Photo: Mike Vassari/Courtesy of Girlie Action

VMan Rounds Up A Few Great Danes


Tonight at around 11 p.m.—so they say, but my money’s on midnight or later—a handful of Denmark’s best designers present a runway show of a few looks from their Fall collections for the revelers celebrating VMan‘s Scandinavian issue at Good Units. VMan‘s Stephen Gan sees big things in Scandinavia’s fashion future, I’m told, and has called in a few friends to make his case. But if late-night conditions aren’t favorable for a clear-eyed assessment (or for any editor with a husband, kid, or early bedtime), the group all gathered yesterday for a preview event and to meet the press.

Some names are familiar to U.S. buyers: Cheap Monday; Camilla Stærk, who shows at New York fashion week; and Henrik Vibskov, who shows men’s in Paris and a co-ed, and-the-kitchen-sink extravaganza in Copenhagen (last season’s included donkeys). But a few lesser-known Danish brands deserve their due. Day Birger et Mikkelsen, the lower-priced daywear line originally founded by Malene Birger, was covetable, especially at its reasonable prices. The men’s brand Soulland, whose hybrid cap/hat topper should replace the porkpie on every scruffy dude east of Avenue A, had great high-low pieces—I couldn’t take my hands off a varsity jacket with mink sleeves, even if it’s probably a little precious to wear anywhere near a game. And the flame-haired Stine Goya, an alum of Central Saint Martins, showed separates with a strong tailored streak. Her twining, cabled Snake sweater (pictured) is a best seller, she told me, and should look just as good with her wool or linen-silk wide-leg trousers as with your oldest weather-beaten jeans.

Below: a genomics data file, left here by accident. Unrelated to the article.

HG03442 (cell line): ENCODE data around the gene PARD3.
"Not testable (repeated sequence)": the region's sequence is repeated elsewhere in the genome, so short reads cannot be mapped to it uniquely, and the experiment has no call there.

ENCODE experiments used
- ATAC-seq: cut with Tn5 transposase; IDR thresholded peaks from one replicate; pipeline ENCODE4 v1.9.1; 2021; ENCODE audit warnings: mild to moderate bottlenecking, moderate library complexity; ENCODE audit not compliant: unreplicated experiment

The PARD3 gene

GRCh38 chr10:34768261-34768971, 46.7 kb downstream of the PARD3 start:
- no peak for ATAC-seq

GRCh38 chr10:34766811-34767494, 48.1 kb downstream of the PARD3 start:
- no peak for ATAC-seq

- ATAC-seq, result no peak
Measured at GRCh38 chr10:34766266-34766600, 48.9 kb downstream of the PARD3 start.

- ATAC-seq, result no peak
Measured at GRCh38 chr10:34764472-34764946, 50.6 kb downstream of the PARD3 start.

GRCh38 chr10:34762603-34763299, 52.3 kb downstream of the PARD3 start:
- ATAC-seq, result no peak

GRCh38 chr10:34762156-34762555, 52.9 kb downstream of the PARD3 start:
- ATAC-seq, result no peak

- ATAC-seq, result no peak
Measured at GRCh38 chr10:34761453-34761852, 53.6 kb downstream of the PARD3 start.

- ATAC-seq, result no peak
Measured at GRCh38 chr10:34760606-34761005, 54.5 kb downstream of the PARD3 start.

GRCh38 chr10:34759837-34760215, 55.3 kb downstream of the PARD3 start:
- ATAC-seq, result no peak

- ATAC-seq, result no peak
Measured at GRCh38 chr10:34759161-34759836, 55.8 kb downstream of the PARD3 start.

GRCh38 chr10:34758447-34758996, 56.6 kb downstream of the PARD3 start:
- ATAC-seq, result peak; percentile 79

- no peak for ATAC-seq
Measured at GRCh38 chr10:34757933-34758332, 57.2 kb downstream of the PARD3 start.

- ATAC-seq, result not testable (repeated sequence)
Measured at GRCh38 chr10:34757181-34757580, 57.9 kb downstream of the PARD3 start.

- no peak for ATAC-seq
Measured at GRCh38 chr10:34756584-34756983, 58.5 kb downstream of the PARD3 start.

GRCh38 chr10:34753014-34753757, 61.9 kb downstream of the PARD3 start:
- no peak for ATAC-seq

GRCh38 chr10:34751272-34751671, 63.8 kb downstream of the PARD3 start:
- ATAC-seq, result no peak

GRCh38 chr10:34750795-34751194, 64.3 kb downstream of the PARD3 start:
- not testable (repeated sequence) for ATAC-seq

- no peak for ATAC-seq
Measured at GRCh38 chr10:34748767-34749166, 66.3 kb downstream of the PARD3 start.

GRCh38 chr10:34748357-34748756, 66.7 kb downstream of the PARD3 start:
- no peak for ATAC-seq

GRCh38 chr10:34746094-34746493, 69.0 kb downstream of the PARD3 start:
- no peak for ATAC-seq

Photo: Courtesy of Stine Goya

Yoko And Threeasfour, Monique On The Cheap, And More…


Make that Fourasfour. Threeasfour’s newest muse and collaboratrice is none other than Yoko Ono. In some ways, we kind of saw that coming. [WWD]

Recession victim # 147 (rough estimate): We received news this morning that Camilla Særk is canceling her September 12 show at Milk Studios. WWD confirmed the change in Stærk’s schedule, but notes that the designer is focusing on her new line, Stærk Signature, which she plans to show at the Rendez-Vous NYC trade show later this month. For now, at least. [WWD]

Shalom Harlow will be serving drinks in drag for Organic on Fashion’s Night Out. That’s all. [Fashion Week Daily]

Affordable Monique Lhuillier wedding dresses? Yes, ’tis true, bridezillas. [Style List]

Photo: Marcio Madeira

Camilla Stærk Introduces Stærk SIGNATURE


Nobody’s particularly enjoying the Great Recession, but among its silver linings is the fact that several designers have seen fit to introduce collections of their best-selling staple items. Camilla Stærk is the latest to get in on the act: On Thursday, she’ll be giving buyers a look-see at her Stærk SIGNATURE line, a recurring range of items such as the Stærk racer-back tank (available in stretch leather and liquid jersey) and peak-waisted pencil skirt (in leather and super-matte cotton-Lycra). The plan, according to Stærk, is to keep the seasonal collections to an edit of eight garments and one, maybe two accessories, and for now, she’s sticking to her trademark black palette. “At some point, I’d like to do pieces like the tank, or the jersey tee, in black and white versions of my archive prints,” Stærk explains. “But to start out, I’m keeping SIGNATURE really simple, and just bringing back the pieces people are always asking me for.” The first Stærk SIGNATURE collection will be in stores at the end of November; the second collection arrives next summer. Here’s hoping that by then, the Great Recession will be over—leaving only silver linings.

Photo: Marcio Madeira